FWIW

Kevin Christensen

Pittsburgh, PA

Thanks for the summary. I'm taking the kids out for the night to one of those bounce houses, but I'll try to tackle the rest of the paper tomorrow.

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Read a bit more carefully. It's a matter of applying the advice in 2 Nephi 25:1-5 on learning the cultural backgrounds of the Jews at Jerusalem around 600 BCE in order to understand better what they are talking about. The issue is not Lehi's understanding based on the visions he received, but of our learning to understanding those visions the way Lehi and subsequent Book of Mormon prophets did. Once we do that, we are less likely to make the mistakes that "presentist" approaches can cause in reading the Book of Mormon. It also has the added benefit of showing how nicely First Temple theology fits with Mormonism. It provides a context for understanding why "In our current version "the Son" was added before "mother of God", "Eternal Father", "Everlasting God", and "Eternal Father". (There are other places where changes were not made.) The 19th Century readers thought they had to add the Son, and why ancient readers would have known that it made no difference to meaning to them. El Elyon was seen as the Father of Yahweh and other heavenly beings. Yahweh was seen as God and as the Father of humans through covenant, as is very clear in Benjamin's discourse. Divine titles go with divine roles. If a divine being fills a role associated with a title, the title belongs. I'm both a father and a son, and a son to both earthly and heavenly parents. For some reason, this does not cause theological trauma. Each title is merited and makes sense given a context. Brant is providing context.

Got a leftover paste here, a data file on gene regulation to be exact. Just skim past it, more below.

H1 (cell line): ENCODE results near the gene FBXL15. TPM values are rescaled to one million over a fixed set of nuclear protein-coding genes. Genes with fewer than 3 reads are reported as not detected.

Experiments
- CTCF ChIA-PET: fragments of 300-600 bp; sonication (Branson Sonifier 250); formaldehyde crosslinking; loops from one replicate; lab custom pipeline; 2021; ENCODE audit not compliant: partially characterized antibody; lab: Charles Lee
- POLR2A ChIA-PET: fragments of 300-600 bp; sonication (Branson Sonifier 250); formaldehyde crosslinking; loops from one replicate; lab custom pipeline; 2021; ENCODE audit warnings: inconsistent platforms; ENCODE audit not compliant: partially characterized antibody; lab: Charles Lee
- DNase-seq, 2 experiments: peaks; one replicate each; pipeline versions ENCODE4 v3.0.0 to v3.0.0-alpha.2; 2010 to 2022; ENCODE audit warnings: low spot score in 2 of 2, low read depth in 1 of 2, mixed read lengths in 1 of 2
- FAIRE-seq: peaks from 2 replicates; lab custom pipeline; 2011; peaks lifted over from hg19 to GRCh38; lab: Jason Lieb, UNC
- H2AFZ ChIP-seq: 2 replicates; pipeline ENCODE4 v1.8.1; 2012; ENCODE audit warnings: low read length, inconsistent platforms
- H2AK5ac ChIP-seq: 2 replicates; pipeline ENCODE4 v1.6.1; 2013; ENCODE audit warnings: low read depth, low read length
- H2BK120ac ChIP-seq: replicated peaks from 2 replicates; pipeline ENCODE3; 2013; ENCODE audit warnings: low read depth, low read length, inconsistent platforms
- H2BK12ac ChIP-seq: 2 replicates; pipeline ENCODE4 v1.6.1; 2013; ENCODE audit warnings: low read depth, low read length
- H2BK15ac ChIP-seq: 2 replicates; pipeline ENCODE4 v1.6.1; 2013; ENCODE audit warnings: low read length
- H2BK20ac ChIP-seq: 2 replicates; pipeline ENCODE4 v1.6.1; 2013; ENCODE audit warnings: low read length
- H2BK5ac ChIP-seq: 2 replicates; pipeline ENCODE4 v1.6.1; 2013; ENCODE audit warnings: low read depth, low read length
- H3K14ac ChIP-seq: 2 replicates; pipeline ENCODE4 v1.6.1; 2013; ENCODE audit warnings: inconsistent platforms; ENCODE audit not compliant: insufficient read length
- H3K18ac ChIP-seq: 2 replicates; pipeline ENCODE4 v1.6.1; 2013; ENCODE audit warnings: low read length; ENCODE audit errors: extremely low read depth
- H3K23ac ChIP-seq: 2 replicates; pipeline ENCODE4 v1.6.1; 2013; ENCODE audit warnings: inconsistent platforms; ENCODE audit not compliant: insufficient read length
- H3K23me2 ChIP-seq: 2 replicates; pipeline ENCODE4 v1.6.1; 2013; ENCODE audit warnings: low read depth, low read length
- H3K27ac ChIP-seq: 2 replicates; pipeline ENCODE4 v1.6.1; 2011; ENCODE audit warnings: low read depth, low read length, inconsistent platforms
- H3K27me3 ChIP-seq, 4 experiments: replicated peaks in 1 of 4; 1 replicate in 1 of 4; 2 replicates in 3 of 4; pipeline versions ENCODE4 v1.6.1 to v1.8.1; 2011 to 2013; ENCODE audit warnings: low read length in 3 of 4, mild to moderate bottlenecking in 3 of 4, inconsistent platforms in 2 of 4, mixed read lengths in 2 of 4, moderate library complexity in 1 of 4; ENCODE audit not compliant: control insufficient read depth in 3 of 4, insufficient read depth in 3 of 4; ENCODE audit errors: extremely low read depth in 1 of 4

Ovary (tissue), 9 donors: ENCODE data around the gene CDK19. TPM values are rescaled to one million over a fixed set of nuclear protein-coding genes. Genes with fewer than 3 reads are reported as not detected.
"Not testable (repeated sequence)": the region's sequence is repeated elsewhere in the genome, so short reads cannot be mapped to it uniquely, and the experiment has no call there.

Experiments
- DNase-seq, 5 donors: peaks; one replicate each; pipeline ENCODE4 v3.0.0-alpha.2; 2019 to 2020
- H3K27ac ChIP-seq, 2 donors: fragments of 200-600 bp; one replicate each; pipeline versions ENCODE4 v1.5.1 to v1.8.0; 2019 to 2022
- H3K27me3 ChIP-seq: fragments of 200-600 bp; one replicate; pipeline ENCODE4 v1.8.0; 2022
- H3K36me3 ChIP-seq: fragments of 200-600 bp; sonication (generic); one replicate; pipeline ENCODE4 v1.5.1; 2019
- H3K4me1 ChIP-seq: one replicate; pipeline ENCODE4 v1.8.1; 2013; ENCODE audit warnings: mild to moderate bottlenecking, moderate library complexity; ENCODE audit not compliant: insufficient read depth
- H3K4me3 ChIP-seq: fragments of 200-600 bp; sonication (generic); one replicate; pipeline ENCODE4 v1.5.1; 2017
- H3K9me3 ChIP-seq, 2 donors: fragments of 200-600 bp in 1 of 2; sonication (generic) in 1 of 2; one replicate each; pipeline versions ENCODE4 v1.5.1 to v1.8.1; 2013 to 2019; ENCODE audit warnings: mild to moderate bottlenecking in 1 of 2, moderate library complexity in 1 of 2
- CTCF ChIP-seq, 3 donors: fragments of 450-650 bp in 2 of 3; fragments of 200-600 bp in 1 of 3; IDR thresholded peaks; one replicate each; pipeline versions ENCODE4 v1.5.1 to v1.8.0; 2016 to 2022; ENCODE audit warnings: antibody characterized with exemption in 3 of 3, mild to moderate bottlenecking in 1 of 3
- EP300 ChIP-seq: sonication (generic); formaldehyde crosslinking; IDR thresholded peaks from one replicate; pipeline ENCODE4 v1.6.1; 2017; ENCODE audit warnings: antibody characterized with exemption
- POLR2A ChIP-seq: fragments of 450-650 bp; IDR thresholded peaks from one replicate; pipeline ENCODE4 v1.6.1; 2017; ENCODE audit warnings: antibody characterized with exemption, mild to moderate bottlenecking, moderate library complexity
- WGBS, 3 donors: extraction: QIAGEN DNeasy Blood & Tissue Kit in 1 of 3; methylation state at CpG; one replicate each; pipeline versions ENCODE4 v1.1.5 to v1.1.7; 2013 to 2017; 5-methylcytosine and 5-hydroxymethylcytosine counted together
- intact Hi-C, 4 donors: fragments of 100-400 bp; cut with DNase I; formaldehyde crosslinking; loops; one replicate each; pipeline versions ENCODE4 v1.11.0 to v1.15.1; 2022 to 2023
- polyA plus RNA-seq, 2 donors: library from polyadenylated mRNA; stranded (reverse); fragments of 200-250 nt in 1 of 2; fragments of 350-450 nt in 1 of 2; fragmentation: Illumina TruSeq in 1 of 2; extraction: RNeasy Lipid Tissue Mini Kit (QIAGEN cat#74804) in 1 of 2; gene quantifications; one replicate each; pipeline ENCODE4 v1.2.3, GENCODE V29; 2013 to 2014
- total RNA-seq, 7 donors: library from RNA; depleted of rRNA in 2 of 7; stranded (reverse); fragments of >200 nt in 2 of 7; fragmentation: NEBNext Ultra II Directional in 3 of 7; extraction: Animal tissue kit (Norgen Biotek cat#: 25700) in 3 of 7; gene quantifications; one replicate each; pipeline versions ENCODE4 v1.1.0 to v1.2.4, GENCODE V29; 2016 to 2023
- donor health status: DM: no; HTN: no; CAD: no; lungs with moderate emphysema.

FWIW

Kevin Christensen

Pittsburgh, PA

I think it's more about how divine titles have more than one meaning, like how "God" can mean or be used as a reference for:

 

(1) our Father in heaven

 

(2) any other person who is the same kind of being as our Father in heaven

 

(3) any other person who s not only the same kind of being as our Father but also as good as he is (to exclude evil persons who are the same kind of being as our Father in heaven, like Satan)

 

Nephi and other holy men of his time may have only written the word "God" but who did they have in mind when they said that?  I believe Joseph Smith made it clear so we would know he was referring to Jesus rather than the person we normally refer to as our Father in heaven.  But, yes, they are both Fathers, and both of them are also sons of a Father.